I think you’ll like it, too!

Newcomers guide to the exciting world of kayak fishing

Fishing from a kayak is fun and exciting for newcomers and veterans alike.
Welcome to the thrilling and wonderful world of kayak fishing!

Newcomers will be amazed at the ease and productivity of fishing from a kayak. On average, even inexperienced anglers will catch more fish while fishing from a kayak than they will from a motorized vessel. The reason is kayaks are very stealthy – and the fish do not know you’re around.

I use Native Watercraft Ultimate 14½-foot kayaks, so there’s no need to fear capsizing. The kayaks are so stable that I often fish while standing up. I don’t allow clients to stand because of obvious liability issues, but the kayaks are very stable.

I supply kayaks, safety equipment, rods, reels and all lures. I also supply fly rods, flies and leaders for those who prefer to fly fish.

During warm weather, I suggest anglers wear a long-sleeve fishing shirt, cap or hat, shorts and footwear that you don’t mind getting wet. Most of the time, we do not wade. However, your feet will get wet getting in and out of the kayak.

If we choose to fish while wading, tennis shoes and sandals are not good choices. They will fill with sand and shell. In addition, they pull off when wading in soft mud.

Wading anglers should wear “flats boots.” They are similar to dive boots and are made for wading anglers. I use Orvis wading boots:

Believe it or not, but it does get chilly in Florida. For winter fishing, I usually wear a long-sleeve shirt, fleece-lined vest, long fishing pants and wading boots. If it’s going to warm up by mid-morning, I wear shorts.

I supply sandwiches and drinks on all-day trips. Anglers supply their own food and snacks on shorter trips.

Rain gear often comes in handy. I carry an extra rain jacket and also have a few inexpensive ponchos for clients.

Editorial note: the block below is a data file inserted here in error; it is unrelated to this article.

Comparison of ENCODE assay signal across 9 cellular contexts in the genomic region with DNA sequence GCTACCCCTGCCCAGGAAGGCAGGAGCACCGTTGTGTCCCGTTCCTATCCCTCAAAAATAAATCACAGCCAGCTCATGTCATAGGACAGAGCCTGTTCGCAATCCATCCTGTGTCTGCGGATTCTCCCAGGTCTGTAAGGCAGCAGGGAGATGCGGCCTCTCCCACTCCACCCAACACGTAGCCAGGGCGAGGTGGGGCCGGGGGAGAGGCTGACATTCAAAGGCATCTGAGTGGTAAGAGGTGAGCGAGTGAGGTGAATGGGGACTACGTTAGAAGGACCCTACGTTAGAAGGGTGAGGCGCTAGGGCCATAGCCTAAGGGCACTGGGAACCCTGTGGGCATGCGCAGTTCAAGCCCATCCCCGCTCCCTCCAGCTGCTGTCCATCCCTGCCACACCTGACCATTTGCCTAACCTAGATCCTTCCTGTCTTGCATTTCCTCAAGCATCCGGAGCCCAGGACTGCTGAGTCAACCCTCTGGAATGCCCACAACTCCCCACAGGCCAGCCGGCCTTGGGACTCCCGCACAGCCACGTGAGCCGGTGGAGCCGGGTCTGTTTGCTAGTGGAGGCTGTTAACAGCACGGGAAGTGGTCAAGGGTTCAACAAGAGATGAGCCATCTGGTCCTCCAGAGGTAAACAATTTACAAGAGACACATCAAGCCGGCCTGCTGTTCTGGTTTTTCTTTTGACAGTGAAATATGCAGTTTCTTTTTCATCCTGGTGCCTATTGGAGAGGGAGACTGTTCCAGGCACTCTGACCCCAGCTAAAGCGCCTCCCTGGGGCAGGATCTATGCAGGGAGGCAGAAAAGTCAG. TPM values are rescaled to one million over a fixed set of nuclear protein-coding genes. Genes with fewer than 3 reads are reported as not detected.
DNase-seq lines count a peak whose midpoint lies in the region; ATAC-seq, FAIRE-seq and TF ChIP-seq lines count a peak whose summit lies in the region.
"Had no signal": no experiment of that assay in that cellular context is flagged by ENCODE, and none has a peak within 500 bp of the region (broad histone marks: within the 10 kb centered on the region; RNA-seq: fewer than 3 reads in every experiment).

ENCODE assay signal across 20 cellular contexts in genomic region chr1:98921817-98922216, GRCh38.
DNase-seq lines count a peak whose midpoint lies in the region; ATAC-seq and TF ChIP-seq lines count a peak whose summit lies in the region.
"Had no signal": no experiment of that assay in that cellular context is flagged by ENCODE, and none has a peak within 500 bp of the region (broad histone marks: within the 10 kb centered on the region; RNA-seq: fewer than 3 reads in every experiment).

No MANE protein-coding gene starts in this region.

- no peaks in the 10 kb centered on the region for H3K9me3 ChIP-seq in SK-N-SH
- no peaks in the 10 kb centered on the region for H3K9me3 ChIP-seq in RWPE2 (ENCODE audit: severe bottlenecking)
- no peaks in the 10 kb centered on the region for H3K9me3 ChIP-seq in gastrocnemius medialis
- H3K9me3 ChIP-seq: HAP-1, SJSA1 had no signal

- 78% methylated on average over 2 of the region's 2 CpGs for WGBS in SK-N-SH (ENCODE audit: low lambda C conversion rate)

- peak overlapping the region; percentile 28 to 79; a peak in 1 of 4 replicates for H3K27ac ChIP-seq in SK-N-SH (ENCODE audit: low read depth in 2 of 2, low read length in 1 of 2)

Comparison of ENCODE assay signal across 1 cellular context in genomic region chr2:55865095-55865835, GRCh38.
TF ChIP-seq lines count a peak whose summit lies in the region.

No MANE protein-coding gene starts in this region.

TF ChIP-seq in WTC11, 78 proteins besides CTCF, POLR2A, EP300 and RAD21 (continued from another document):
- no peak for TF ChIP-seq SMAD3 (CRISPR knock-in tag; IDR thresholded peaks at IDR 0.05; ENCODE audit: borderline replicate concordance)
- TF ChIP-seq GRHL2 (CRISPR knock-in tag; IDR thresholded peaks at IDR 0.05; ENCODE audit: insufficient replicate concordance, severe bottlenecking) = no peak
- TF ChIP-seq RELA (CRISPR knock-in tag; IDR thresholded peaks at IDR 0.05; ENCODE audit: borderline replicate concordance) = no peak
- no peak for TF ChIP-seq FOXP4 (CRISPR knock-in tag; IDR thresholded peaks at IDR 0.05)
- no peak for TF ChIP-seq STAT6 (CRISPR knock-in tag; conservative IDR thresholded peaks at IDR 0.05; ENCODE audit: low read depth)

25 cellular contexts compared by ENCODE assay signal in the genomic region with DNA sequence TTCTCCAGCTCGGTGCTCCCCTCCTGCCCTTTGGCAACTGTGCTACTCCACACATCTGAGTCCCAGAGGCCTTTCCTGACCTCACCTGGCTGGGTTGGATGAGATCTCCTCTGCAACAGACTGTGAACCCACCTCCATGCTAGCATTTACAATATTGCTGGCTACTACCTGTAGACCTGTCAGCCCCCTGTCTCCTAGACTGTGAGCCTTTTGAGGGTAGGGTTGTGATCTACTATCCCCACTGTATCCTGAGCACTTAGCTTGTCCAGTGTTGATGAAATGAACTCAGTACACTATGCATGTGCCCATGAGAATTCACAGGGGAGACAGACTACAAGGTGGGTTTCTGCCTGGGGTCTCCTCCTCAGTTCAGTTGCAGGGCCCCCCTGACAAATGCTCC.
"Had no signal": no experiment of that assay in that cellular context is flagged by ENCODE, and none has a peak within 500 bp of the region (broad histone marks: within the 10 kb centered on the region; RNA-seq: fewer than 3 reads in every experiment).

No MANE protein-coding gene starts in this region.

Sunscreen should be applied prior launching and should be reapplied a couple of times while out.

I use spinning tackle and braided line. I will show you how to cast and work with braided line.

I usually drift while fishing from the kayak. It’s important to make sure the bow of the kayak is pointing in the direction of your cast. When drift fishing, I rest the paddle on my lap in order to make quick bow adjustments.

We anchor and fish occasionally. I have anchor trolleys on the port (left) side of each kayak. Simply clip the anchor line to the O-ring on the trolley and position the anchor (I’ll tell you) at the proper place along the kayak. By using the anchor trolley, we can face the direction we need to cast at all times.

You may bring your own equipment, but I suggest you use mine. My tackle is rigged and ready to go for local conditions and species.

I tie my own flies and leaders. Flies are designed for area fish in a variety of conditions.

I use D.O.A. Lures for the most part. In addition, I use MirrOlure products, topwater plugs and a few spoons.

After you book your trip, I will call you the afternoon/evening prior to your trip to discuss time and place to meet. Clients often follow me to our launch site and are able to leave as soon as the trip is over.

I require a 50-percent deposit to guarantee your date. I will refund the deposit within two weeks of your scheduled trip – provided I can book another trip to replace it.

Although I have no control over the fish, I can assure you that I will make sure your trip is everything you expect. I place an emphasis on fun.

Thank you for your interest in Southern Drawl Kayak Fishing!